Montana Lt. Governor Kristen Juras welcomed Par Pacific to the state, saying “This is a big deal. It is a great opportunity for Montana and Yellowstone County.” The “good paying jobs” it will create will aid in stopping “the export of our kids,” she said.

Bill Pate, CEO of Par Pacific Holdings said “We are going to grow Par Montana” with a focus on “how can we expand this company?”

He said that the success of Par Pacific has been in recognizing the importance of being part of the businesses they acquire. “We differentiate ourselves by immersing ourselves into the company, into the local connections and into the local community.”

Part of being local was to encourage the refinery employees to choose a new name for the refinery and a new logo, which was also unveiled on Thursday –simple clean lines representing the rims and the river running below them.

Par Montana will be the lynch pin, not just a refinery,” said Pate, noting that they have three refineries in other states. “This acquisition significantly enhances our scale and geographic diversification. We expect the transaction to be immediately accretive to our earnings and cash flow. It is about how do we take what we have today and add on to it renewables, and continue to do what they do just using other feed stocks.”

“The key element of our strategy here is actually getting our reliability up and getting more production,” Pate said. “The state of Montana, the states around Montana, they need more fuels. It’s a tight market.”

Kim Jakub, the refinery manager, said that the refinery team has shown courage and commitment in the transition process. She said that “Billings is the perfect complement to our future. We will continue to be a strong community partner.”

The Billings refinery is a 63,000 barrel-per-day (bpd), high-conversion, complex facility that processes low-cost Western Canadian and regional Rocky Mountain crude oil. The refinery converts crude into gasoline, distillate, asphalt and other products to serve regional demand.

It employs about 320 people and has 80-100 contractors on-site on any given day supporting operations.

Included in the Par Pacific transaction was  the wholly owned 70-mile, 55,000 bpd Silvertip Pipeline, a 40% interest in the 750-mile, 65,000 bpd Yellowstone refined products pipeline, and four wholly owned and three joint venture refined product terminals located in Montana and Washington. Total storage capacity across the refinery and logistics locations totals 4.1 million barrels. Further, Par Pacific will supply approximately 250 Exxon and Mobil branded retail locations as part of the arrangement with ExxonMobil.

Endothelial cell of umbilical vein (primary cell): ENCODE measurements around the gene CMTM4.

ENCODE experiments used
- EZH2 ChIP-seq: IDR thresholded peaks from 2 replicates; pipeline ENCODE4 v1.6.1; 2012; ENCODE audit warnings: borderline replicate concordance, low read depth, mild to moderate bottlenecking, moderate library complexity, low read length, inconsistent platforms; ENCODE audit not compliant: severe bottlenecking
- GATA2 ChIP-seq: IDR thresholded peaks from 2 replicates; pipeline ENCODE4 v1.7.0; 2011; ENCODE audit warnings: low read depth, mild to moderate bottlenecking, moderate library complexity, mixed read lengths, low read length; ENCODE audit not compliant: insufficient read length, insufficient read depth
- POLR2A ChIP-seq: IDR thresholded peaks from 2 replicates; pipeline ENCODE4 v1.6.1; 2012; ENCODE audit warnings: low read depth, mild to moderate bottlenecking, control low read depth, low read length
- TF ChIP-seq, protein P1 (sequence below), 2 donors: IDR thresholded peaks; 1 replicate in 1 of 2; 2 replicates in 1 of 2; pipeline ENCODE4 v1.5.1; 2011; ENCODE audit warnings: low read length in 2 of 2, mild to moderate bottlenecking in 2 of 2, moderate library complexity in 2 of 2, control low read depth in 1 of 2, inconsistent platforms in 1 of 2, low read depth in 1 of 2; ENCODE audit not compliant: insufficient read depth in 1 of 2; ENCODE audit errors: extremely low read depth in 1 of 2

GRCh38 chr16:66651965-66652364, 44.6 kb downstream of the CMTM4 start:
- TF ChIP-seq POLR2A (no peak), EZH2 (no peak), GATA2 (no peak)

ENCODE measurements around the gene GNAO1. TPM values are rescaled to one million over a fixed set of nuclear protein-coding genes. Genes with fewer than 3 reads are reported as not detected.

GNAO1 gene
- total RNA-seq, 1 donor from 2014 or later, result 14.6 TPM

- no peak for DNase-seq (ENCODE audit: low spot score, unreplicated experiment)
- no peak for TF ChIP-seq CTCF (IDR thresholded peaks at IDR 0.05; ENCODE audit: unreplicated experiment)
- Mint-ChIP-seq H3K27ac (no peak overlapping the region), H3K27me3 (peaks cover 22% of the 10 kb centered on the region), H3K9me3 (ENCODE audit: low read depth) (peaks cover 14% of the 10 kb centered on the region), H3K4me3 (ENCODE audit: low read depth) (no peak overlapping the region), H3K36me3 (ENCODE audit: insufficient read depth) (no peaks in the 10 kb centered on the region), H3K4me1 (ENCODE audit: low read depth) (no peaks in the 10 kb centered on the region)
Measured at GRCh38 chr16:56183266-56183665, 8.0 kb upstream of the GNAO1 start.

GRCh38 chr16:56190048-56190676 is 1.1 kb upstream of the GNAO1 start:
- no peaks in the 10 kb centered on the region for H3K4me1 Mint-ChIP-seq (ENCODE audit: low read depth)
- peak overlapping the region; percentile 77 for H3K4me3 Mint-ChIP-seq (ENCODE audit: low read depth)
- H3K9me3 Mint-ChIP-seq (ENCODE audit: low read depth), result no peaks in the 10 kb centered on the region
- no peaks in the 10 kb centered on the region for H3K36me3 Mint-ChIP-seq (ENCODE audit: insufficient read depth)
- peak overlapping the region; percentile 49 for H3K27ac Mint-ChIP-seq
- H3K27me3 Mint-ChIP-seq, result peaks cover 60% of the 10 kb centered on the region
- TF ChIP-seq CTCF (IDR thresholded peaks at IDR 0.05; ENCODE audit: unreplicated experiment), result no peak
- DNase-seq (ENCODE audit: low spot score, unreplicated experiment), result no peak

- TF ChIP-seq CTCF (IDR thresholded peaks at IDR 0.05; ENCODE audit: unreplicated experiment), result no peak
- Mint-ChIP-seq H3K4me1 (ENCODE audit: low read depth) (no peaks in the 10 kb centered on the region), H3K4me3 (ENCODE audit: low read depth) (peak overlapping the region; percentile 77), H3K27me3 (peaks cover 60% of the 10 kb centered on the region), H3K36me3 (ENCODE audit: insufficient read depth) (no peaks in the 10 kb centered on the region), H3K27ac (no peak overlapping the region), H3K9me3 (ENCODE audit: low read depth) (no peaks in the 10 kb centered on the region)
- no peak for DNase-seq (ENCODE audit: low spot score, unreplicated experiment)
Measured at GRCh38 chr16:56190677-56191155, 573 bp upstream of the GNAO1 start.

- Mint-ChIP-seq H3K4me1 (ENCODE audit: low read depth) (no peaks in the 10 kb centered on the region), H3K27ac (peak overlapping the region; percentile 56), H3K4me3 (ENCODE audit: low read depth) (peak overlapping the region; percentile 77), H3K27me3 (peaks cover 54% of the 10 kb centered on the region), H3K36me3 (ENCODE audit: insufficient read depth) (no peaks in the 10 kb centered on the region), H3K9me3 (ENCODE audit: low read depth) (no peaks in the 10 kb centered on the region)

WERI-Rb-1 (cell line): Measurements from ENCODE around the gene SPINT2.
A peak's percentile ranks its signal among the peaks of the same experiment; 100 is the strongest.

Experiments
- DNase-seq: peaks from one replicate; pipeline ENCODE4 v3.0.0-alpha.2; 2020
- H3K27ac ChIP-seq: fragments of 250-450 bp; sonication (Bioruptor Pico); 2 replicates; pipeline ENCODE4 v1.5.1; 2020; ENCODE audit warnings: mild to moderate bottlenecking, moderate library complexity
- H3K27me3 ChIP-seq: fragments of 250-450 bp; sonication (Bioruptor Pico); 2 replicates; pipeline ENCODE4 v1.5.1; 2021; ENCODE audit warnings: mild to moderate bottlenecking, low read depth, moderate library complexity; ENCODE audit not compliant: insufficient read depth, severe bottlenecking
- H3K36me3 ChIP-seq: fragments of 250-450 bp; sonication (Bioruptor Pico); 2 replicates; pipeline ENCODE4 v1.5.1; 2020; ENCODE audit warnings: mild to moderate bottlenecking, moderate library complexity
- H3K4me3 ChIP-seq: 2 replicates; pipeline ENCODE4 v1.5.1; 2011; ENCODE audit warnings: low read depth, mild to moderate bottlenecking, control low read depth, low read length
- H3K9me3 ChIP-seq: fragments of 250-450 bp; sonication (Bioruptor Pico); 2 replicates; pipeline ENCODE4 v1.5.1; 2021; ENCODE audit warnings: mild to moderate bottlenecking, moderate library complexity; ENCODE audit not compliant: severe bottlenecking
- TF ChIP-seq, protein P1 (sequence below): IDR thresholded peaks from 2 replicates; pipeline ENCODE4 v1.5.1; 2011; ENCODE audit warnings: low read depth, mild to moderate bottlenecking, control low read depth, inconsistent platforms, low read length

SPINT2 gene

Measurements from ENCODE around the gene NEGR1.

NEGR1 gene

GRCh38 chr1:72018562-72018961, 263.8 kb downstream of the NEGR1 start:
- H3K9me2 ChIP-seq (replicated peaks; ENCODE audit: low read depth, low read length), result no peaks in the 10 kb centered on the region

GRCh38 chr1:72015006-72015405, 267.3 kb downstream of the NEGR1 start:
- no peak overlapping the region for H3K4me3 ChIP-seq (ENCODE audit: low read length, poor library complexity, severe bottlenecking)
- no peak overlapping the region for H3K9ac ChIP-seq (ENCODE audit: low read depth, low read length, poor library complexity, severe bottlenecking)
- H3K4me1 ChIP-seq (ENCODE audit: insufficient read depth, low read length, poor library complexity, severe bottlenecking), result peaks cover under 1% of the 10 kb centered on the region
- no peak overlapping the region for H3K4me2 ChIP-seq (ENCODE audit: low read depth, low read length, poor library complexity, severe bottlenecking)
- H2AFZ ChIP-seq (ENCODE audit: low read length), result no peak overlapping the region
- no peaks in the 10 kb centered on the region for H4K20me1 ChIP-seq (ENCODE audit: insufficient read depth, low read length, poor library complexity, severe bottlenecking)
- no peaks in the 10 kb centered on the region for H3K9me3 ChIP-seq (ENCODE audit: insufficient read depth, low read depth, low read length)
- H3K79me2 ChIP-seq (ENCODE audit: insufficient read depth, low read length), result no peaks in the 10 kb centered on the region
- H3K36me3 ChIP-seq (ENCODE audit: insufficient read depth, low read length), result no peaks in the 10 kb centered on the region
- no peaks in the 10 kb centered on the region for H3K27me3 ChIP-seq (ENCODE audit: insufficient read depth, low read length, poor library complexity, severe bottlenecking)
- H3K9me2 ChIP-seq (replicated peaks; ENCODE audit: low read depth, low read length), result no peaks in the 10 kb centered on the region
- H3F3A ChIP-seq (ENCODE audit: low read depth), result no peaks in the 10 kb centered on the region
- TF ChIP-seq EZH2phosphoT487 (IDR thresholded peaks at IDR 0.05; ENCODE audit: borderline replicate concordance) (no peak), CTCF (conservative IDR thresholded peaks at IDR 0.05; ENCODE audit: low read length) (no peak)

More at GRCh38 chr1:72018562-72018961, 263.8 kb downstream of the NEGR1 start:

When the Billings refinery was opened in 1949 by Carter Oil Co. it processed 20,000 barrels of crude oil per day. Exxon has operated the refinery since 1973.

In 1947, 500 acres was purchased and plotted for the current refinery operations for about $61,000.

Evelyn Pyburn

We are over the top, ridiculous, when freedom is so far lost that people are turned out into the cold to freeze in order to defend bureaucrats’ regulatory turf. That’s what happened in Montana when in the depth of winter, churches wanting to provide a warm place for homeless families were thwarted by fat and happy, taxpayer-kept code enforcers, because the churches did not meet fire codes.

It’s a case in which some people believe that their rules and their power are more important than human life. This incident, which required an act of the state legislature in order to instill some common sense, is actually a clear and stark example of what really stands in the way of things like affordable housing, as well as many other aspects of a free society.

Life is about risks and making choices in dealing with risk. It’s apparent that some people are pursuing the impossible – to remove all risk – not understanding that to remove risk is to remove life.  Such it is,  to insist that people endure sub-zero cold on a winter’s night just in case a church might burn down. It is to make pursuit of perfection a higher priority than human life. It is to conclude that the “ideal” square footage of a house is more important than actually sheltering human life.